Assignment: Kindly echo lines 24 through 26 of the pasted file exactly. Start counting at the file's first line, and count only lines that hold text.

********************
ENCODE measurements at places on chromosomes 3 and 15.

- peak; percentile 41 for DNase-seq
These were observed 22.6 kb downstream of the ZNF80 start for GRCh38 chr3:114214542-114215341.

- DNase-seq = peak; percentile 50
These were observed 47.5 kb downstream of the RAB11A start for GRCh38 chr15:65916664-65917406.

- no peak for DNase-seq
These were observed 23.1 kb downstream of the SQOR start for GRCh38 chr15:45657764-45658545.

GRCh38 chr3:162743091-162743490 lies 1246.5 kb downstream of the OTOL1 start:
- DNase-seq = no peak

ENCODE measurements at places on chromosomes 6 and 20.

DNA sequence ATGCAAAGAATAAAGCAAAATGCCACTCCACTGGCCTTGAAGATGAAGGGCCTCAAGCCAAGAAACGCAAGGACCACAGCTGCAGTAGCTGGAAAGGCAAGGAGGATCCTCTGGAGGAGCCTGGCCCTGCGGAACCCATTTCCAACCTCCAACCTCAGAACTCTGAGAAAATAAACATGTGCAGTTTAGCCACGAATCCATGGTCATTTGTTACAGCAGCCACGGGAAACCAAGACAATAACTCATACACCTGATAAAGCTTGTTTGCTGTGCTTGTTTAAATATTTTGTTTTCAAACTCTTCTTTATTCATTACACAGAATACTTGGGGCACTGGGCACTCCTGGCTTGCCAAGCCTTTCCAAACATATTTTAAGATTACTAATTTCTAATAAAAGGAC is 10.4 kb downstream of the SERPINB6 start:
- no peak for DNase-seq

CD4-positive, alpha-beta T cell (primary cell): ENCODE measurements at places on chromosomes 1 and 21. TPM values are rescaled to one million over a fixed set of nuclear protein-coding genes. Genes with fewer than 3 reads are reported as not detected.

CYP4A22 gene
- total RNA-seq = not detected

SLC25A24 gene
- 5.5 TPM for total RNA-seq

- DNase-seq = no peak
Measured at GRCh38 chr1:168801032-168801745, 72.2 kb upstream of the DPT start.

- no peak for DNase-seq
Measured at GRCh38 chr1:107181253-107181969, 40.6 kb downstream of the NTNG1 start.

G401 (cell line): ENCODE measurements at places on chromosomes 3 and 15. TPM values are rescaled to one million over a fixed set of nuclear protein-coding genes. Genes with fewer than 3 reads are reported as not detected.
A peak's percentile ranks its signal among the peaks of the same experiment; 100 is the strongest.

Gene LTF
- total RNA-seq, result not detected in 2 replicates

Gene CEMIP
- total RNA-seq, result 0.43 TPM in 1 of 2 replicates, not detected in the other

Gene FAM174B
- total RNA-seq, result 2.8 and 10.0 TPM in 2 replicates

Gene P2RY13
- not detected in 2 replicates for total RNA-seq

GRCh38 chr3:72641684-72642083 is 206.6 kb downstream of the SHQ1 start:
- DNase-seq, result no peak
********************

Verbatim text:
Gene LTF
- total RNA-seq, result not detected in 2 replicates

Gene CEMIP